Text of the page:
Wittgenstein said that all languages are public. There's no such thing as a private language.

I beg to disagree, but that's not the point.

The point is that being a language, the unconscious is also a public dimension.

This is Lacan.

The unconscious is the internalization of a group.

The baby is born, essentially, tabula rasa, when it comes to the unconscious. It has innate, innate capacities for language, for other things, and for the unconscious.

Then the baby is exposed to a variety of adults and others and picks up from them cues, information, data, facial expressions, body language, you name it.

The majority of this information is stored in the unconscious and forms the unconscious.

So it is a group activity.

The unconscious is a group activity.

But as usual, Freud was there first, decades before everyone else.

We are forced to revisit history.

Start with Leibniz.

Leibniz at the time came with the concept of petit- perception.

Yes, he wrote in French.

Petit- perception.

Petit- perception were gradations in consciousness.

Leibniz said that not all forms of consciousness are equally potent or equally intense.

It was a revolutionary idea for its time.

And so you could say that Leibniz is the father of the unconscious.

For much of early history, psychology was the study of conscious phenomena and conscious phenomena only.

But this deteriorated very fast to journaling.

The early psychologists, they were introspective. Early psychologists studied themselves and by extension and by extrapolation derived general theories about the psychology of others.

Introspectionism is maybe a good idea in therapy when you're the patient, but it's a seriously flawed idea when you're trying to formulate a theory of psychology which applies for everyone because you're not everyone. You're not representative. No single psychologist is representative of the human species, luckily for the human species.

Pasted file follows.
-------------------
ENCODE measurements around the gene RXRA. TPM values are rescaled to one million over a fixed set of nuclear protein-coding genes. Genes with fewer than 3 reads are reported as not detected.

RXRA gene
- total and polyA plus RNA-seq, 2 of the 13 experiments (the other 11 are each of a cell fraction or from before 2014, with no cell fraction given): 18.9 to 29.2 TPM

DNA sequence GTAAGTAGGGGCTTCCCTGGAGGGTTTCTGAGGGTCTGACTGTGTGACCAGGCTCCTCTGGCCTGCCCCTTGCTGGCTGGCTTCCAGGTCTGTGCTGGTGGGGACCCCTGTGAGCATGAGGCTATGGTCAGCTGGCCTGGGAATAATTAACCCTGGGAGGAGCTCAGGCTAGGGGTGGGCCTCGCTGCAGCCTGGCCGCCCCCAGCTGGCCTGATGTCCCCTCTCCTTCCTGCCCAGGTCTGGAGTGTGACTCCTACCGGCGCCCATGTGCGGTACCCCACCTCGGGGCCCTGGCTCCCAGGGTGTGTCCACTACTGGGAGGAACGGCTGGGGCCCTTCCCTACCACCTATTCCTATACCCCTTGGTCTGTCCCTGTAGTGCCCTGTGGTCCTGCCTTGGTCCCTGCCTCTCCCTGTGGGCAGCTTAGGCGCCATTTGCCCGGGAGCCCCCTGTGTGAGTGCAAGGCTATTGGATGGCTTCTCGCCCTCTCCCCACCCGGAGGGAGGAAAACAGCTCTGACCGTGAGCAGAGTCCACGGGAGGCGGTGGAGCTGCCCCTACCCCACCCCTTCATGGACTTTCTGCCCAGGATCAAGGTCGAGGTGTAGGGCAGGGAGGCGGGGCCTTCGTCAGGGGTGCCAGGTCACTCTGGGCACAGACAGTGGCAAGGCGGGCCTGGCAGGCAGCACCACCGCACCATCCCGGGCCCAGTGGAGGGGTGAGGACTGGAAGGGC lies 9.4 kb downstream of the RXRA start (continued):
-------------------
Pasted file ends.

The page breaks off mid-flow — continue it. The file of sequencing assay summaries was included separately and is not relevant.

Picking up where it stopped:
So introspectionism failed in the early 20th century and Freud belonged to a large extent to the seam, to the transition area between introspectionism and behaviorism because Freud tried to introduce science like neurology into psychology.

So then behaviorism became the dominant paradigm and behaviorism dealt with the scientific unreliability of introspective reports by ignoring mental states altogether.

The behaviorists considered human beings machines, devices activated by environmental cues.

And then in the last few decades of the 20th century, last four decades, behaviorism was challenged and it was challenged by cognitiveism.

Cognitiveism understands the mind in terms of unconscious or to be more precise, non-conscious information processing.

We've come a full circle.

Started with the unconscious in the late 19th century and ended with the unconscious in the late 20th century, made a detour via scientism, the pseudo science or behaviorism and scientifically of psychology.

Cognitive scientists refer to unconscious processes and unconscious content and but they are not, their perception or their conception of the unconscious is not the same as the unconscious in psychoanalytic theory because in cognitive theory, the unconscious has nothing to do with affect.

The unconscious in cognitive theory is removed from affective life and is also incapable even on principle of becoming conscious.

According to cognitive theory, that which is unconscious shall remain unconscious, to go biblical on you.

And according to psychoanalytic theory, that that is unconscious should be brought up to consciousness and become conscious as a condition for healing.

So Freud's work was focused around affect and around significantly, effectively significant unconscious thoughts and then admitting them into consciousness.

Land travel time back to the 19th century.

There was a huge debate in the 19th century.

What to do with mental phenomena?

So some said phenomena, there are some phenomena that are mental, but they are not intrinsically unconscious.

This was known as the dissociationist model.

The dissociationist model claimed that minds are entirely conscious.

There is no unconscious.

So how do you explain that something, some thoughts, some beliefs, some emotions, some effects are not accessible to consciousness?